The federal government recently made the significant changes to the administrative structure of Citizenship and Immigration Canada. The CIC offices in the Atlantic provinces, including those in Moncton, St. John's and Charlottetown, will be closed, and personnel will be downsized in those in St. John's and Halifax.
In addition, the federal government confirms that the Atlantic administrative region will be merged with that of Quebec. Therefore the regional office that was in Halifax will from now on be in Montreal.
So, is all of that false?
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View Yvon Godin Profile
NDP (NB)
View Yvon Godin Profile
2013-06-13 16:59
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No, I was listening just fine. You said that there are only three people in the offices.
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View Yvon Godin Profile
NDP (NB)
View Yvon Godin Profile
2013-06-13 16:59
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You said there were only three people in the offices, which is not a lot, and that they were not doing the job. I can tell you that they were doing their job very well. We were in communication with these offices for a number of years. At one point, we could no longer even talk to the people in these offices. Everything was redirected to Ottawa at the time of the closure.
Mr. Kenney, to be honest, you cannot even imagine how much these offices helped us, even if it was minimal, as you say.
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View Yvon Godin Profile
NDP (NB)
View Yvon Godin Profile
2013-06-13 17:00
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A little earlier, you said that there had not been any cutbacks. Unless my French is not very good either, you said that it was more of a question of trips to Paris. However, in New Brunswick, an agreement was signed with the federal government in order to grant an amount of $10 million for the New Brunswick francophone immigration support program between 2008 and 2013. Fredericton is in charge of managing these funds.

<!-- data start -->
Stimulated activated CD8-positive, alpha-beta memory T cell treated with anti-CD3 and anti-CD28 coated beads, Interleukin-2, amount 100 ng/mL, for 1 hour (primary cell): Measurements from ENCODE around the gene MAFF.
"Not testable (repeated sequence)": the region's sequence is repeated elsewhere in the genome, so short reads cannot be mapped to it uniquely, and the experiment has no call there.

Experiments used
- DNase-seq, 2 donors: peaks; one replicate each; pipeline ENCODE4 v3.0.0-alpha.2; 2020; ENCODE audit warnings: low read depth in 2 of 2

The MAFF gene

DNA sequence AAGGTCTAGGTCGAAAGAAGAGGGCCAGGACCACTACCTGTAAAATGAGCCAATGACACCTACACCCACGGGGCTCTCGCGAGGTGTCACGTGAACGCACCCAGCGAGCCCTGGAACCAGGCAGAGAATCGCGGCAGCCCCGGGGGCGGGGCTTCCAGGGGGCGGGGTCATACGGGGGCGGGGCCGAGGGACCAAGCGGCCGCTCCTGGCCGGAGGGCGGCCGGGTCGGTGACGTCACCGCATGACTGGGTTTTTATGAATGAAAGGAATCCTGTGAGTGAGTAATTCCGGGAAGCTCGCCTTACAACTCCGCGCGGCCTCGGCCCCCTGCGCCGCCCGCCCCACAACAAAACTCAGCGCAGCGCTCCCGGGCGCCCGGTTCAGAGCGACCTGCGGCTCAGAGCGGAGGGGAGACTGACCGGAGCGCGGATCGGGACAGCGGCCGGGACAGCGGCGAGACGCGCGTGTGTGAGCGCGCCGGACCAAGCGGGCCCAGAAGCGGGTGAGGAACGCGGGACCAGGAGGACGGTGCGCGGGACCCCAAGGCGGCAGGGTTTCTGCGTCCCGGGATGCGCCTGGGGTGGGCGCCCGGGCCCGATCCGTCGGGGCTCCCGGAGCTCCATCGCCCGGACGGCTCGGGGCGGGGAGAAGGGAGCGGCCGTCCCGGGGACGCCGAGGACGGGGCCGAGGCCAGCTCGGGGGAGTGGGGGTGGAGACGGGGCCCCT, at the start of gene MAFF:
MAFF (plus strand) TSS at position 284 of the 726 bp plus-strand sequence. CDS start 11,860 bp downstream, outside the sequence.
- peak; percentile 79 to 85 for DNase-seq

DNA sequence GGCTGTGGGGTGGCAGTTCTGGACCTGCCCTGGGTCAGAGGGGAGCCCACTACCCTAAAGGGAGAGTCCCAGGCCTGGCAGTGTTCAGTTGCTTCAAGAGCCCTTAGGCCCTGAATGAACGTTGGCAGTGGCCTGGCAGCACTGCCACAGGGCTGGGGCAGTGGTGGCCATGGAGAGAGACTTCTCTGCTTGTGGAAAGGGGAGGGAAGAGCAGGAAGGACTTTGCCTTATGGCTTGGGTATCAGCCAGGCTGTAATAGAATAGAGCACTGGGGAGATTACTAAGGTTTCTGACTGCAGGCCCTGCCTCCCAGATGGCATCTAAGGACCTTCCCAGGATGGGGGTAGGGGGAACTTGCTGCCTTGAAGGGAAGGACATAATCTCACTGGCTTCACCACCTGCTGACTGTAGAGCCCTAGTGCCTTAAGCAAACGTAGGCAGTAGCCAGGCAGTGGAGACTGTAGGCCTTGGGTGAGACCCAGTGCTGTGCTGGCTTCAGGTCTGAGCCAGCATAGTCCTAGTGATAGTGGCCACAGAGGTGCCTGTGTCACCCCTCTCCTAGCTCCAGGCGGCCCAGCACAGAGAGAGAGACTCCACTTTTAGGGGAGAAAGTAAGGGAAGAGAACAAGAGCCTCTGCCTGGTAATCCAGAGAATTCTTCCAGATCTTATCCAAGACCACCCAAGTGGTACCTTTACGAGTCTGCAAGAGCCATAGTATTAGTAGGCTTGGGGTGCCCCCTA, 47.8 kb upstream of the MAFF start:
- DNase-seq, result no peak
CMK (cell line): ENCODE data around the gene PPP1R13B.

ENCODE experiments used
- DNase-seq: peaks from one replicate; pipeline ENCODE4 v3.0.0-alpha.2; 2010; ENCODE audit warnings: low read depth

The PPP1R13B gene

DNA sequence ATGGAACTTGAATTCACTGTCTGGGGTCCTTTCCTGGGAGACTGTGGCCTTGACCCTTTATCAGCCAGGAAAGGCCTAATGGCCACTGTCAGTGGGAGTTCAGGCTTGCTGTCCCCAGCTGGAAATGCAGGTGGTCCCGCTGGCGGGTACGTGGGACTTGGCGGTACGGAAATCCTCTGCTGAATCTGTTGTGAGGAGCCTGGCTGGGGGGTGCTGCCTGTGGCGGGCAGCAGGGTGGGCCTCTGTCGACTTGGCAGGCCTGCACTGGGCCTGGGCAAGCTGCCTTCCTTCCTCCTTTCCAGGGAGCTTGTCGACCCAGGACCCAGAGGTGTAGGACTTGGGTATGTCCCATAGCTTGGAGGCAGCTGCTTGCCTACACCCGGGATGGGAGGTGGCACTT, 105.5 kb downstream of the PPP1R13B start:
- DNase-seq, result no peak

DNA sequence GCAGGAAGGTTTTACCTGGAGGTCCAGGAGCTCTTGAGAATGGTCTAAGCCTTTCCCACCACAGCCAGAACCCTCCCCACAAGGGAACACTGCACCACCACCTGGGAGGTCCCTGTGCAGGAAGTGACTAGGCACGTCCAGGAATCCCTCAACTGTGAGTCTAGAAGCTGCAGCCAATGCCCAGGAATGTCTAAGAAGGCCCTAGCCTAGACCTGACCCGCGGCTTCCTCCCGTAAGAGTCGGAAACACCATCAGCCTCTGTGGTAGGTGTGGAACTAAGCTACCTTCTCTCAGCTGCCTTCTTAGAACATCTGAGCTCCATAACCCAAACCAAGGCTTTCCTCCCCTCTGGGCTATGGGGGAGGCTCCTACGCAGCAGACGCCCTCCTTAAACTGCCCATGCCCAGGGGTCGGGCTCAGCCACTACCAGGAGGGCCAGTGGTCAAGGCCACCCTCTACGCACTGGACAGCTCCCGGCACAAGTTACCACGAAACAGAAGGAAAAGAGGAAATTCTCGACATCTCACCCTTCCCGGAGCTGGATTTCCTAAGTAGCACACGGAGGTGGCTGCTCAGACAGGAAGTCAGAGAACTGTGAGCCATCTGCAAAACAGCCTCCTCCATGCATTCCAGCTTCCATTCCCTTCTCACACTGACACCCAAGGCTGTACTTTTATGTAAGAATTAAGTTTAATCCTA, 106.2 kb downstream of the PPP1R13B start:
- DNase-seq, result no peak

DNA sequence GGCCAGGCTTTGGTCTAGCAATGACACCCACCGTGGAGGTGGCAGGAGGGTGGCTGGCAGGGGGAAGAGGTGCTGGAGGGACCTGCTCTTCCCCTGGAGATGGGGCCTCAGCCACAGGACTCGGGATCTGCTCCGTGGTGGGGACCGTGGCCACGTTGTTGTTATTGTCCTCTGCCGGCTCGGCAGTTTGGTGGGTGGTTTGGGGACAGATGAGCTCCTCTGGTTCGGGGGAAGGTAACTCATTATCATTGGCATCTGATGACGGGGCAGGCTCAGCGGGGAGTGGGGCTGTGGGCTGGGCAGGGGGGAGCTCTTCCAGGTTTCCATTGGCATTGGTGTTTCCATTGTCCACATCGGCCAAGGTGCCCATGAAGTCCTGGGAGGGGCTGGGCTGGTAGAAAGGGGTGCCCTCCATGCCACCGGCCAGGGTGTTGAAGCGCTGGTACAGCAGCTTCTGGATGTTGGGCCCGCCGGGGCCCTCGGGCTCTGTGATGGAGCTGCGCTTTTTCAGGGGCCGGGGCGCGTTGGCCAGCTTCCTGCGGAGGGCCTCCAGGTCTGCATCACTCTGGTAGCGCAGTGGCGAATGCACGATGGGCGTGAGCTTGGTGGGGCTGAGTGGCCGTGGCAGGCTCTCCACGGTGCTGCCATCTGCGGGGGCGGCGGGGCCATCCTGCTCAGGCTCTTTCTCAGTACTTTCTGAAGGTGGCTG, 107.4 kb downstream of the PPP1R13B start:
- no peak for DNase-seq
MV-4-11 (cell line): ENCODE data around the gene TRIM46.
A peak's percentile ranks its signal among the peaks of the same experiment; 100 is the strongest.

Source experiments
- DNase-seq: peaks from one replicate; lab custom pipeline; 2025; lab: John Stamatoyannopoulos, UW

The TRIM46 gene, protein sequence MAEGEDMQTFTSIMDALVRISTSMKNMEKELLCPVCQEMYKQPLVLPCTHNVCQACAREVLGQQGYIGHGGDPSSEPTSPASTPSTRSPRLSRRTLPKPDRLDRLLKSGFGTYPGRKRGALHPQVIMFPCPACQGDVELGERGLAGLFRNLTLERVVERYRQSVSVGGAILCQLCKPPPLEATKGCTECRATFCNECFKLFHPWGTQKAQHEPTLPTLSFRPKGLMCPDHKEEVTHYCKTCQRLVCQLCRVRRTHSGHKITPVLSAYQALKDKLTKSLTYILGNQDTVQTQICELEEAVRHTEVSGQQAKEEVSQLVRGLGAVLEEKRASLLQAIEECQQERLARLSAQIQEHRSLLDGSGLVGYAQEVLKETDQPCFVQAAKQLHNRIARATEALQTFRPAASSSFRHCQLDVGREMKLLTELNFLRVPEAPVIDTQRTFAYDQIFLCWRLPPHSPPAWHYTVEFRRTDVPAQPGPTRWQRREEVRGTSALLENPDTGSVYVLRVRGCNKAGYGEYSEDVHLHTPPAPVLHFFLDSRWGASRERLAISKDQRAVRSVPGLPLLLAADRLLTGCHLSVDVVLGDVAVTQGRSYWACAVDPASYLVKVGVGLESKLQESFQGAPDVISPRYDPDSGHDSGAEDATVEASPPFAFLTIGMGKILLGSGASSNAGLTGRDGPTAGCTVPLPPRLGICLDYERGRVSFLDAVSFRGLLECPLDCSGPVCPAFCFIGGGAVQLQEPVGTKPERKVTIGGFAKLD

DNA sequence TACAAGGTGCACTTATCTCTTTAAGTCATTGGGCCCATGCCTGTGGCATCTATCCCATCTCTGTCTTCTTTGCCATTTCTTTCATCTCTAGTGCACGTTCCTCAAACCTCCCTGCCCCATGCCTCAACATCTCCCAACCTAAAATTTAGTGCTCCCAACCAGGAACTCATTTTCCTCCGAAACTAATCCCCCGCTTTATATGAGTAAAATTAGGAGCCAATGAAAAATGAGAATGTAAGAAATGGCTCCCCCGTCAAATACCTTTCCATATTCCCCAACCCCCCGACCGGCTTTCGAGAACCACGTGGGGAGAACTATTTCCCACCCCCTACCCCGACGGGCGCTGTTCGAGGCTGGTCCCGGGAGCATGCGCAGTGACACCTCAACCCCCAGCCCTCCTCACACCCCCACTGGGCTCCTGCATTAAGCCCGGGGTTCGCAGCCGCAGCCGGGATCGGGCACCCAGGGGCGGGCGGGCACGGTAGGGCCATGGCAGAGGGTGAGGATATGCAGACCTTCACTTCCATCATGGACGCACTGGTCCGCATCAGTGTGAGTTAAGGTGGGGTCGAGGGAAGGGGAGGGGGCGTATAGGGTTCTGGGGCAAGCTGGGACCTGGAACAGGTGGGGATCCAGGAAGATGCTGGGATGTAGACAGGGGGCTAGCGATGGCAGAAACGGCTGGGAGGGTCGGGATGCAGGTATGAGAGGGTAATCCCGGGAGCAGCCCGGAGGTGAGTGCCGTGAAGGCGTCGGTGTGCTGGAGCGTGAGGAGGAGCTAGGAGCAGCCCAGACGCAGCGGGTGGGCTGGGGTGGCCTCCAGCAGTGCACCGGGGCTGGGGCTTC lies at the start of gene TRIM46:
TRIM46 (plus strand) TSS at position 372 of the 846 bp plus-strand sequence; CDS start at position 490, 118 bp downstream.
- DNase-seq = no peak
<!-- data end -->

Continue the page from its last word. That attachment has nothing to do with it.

The program has just been renewed by Ottawa for the period of 2013 to 2018, but with only $4 million, which is a reduction of $1.2 million per year. A flight to Paris is expensive. Organizations in our province are saying that it is an unfortunate decision, because these centres were starting to show results even if the number of francophone immigrants fell below the objectives. The government is so proud to announce that they injected money into the Roadmap for Canada's Linguistic Duality, but that is not what we see on the ground.
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View Yvon Godin Profile
NDP (NB)
View Yvon Godin Profile
2013-06-13 17:01
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I would like the department to send this information to the committee. I still believe there has been a reduction. It went from $10 million down to $4 million. That is a hefty amount!
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View Tilly O'Neill Gordon Profile
CPC (NB)
View Tilly O'Neill Gordon Profile
2013-06-13 17:03
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Thank you, Mr. Chair.
Thank you, Minister, for being here. As you probably figured out, I'm just subbing today; I'm not usually a member of this committee, but I'm happy to be here the day that you are here. I guess it's the luck of the Irish in my being here. I want to thank you for being here with such a busy schedule.